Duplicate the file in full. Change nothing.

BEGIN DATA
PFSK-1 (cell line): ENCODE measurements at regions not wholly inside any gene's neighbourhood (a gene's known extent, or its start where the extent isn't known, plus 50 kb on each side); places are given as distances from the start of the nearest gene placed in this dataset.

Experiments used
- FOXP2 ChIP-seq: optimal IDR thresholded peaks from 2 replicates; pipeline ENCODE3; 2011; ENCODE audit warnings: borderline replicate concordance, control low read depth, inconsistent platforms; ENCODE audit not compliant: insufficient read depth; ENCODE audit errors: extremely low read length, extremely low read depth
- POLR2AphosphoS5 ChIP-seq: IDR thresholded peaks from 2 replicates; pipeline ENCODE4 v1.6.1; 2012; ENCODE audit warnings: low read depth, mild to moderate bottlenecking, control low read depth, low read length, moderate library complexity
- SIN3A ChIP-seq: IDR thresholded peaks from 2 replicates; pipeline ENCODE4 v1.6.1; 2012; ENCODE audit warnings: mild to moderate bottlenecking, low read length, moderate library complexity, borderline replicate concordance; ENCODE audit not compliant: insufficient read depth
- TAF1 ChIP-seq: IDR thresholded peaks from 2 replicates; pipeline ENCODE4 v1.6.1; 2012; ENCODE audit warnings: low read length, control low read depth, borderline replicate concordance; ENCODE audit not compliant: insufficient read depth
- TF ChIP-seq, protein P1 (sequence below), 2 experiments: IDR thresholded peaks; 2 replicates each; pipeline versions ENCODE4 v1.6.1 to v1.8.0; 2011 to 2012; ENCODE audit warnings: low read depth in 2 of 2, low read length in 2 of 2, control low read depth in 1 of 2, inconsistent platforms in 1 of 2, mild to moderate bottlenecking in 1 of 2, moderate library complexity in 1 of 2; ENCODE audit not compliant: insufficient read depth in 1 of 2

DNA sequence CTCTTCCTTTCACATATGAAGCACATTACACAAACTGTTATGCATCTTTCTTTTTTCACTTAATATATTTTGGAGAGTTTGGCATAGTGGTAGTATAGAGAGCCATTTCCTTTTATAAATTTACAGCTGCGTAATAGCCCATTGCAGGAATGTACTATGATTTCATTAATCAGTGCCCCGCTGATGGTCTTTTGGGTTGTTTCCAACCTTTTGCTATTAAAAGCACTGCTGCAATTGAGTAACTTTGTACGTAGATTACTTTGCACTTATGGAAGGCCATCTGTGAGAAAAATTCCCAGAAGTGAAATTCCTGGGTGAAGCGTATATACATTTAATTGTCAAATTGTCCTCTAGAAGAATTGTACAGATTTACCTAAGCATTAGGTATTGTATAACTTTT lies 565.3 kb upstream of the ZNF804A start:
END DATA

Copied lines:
PFSK-1 (cell line): ENCODE measurements at regions not wholly inside any gene's neighbourhood (a gene's known extent, or its start where the extent isn't known, plus 50 kb on each side); places are given as distances from the start of the nearest gene placed in this dataset.

Experiments used
- FOXP2 ChIP-seq: optimal IDR thresholded peaks from 2 replicates; pipeline ENCODE3; 2011; ENCODE audit warnings: borderline replicate concordance, control low read depth, inconsistent platforms; ENCODE audit not compliant: insufficient read depth; ENCODE audit errors: extremely low read length, extremely low read depth
- POLR2AphosphoS5 ChIP-seq: IDR thresholded peaks from 2 replicates; pipeline ENCODE4 v1.6.1; 2012; ENCODE audit warnings: low read depth, mild to moderate bottlenecking, control low read depth, low read length, moderate library complexity
- SIN3A ChIP-seq: IDR thresholded peaks from 2 replicates; pipeline ENCODE4 v1.6.1; 2012; ENCODE audit warnings: mild to moderate bottlenecking, low read length, moderate library complexity, borderline replicate concordance; ENCODE audit not compliant: insufficient read depth
- TAF1 ChIP-seq: IDR thresholded peaks from 2 replicates; pipeline ENCODE4 v1.6.1; 2012; ENCODE audit warnings: low read length, control low read depth, borderline replicate concordance; ENCODE audit not compliant: insufficient read depth
- TF ChIP-seq, protein P1 (sequence below), 2 experiments: IDR thresholded peaks; 2 replicates each; pipeline versions ENCODE4 v1.6.1 to v1.8.0; 2011 to 2012; ENCODE audit warnings: low read depth in 2 of 2, low read length in 2 of 2, control low read depth in 1 of 2, inconsistent platforms in 1 of 2, mild to moderate bottlenecking in 1 of 2, moderate library complexity in 1 of 2; ENCODE audit not compliant: insufficient read depth in 1 of 2

DNA sequence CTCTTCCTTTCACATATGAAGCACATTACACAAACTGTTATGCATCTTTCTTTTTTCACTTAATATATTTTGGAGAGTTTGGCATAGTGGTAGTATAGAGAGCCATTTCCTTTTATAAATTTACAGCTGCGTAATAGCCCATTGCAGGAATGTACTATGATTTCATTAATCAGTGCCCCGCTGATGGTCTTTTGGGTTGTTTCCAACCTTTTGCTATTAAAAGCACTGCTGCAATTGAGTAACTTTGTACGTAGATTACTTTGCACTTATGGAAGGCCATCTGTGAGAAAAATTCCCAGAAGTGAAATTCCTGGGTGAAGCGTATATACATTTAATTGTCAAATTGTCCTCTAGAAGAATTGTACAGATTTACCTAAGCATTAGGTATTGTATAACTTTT lies 565.3 kb upstream of the ZNF804A start: